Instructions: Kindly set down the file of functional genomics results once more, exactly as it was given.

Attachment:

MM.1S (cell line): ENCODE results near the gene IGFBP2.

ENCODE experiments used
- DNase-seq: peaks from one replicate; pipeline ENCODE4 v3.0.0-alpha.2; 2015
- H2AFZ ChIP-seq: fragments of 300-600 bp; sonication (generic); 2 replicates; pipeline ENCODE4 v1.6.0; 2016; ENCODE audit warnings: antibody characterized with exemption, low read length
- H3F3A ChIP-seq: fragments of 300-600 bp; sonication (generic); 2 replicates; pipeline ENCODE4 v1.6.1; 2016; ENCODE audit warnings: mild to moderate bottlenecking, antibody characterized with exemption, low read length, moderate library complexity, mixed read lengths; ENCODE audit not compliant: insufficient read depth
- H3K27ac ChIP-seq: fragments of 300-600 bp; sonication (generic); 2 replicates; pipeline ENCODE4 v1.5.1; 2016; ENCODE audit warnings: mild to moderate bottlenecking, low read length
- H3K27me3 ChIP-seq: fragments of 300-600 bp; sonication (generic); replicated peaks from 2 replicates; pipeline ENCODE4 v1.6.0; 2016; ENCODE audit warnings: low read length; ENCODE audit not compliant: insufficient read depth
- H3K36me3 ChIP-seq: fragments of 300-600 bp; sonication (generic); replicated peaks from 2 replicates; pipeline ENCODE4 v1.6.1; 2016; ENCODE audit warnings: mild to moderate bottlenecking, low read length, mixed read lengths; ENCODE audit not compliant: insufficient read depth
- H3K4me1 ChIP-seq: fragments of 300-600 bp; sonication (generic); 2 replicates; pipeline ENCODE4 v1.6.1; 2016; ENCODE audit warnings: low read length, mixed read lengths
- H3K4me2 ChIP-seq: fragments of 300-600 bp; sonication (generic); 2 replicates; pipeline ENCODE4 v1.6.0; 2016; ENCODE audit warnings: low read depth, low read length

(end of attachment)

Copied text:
MM.1S (cell line): ENCODE results near the gene IGFBP2.

ENCODE experiments used
- DNase-seq: peaks from one replicate; pipeline ENCODE4 v3.0.0-alpha.2; 2015
- H2AFZ ChIP-seq: fragments of 300-600 bp; sonication (generic); 2 replicates; pipeline ENCODE4 v1.6.0; 2016; ENCODE audit warnings: antibody characterized with exemption, low read length
- H3F3A ChIP-seq: fragments of 300-600 bp; sonication (generic); 2 replicates; pipeline ENCODE4 v1.6.1; 2016; ENCODE audit warnings: mild to moderate bottlenecking, antibody characterized with exemption, low read length, moderate library complexity, mixed read lengths; ENCODE audit not compliant: insufficient read depth
- H3K27ac ChIP-seq: fragments of 300-600 bp; sonication (generic); 2 replicates; pipeline ENCODE4 v1.5.1; 2016; ENCODE audit warnings: mild to moderate bottlenecking, low read length
- H3K27me3 ChIP-seq: fragments of 300-600 bp; sonication (generic); replicated peaks from 2 replicates; pipeline ENCODE4 v1.6.0; 2016; ENCODE audit warnings: low read length; ENCODE audit not compliant: insufficient read depth
- H3K36me3 ChIP-seq: fragments of 300-600 bp; sonication (generic); replicated peaks from 2 replicates; pipeline ENCODE4 v1.6.1; 2016; ENCODE audit warnings: mild to moderate bottlenecking, low read length, mixed read lengths; ENCODE audit not compliant: insufficient read depth
- H3K4me1 ChIP-seq: fragments of 300-600 bp; sonication (generic); 2 replicates; pipeline ENCODE4 v1.6.1; 2016; ENCODE audit warnings: low read length, mixed read lengths
- H3K4me2 ChIP-seq: fragments of 300-600 bp; sonication (generic); 2 replicates; pipeline ENCODE4 v1.6.0; 2016; ENCODE audit warnings: low read depth, low read length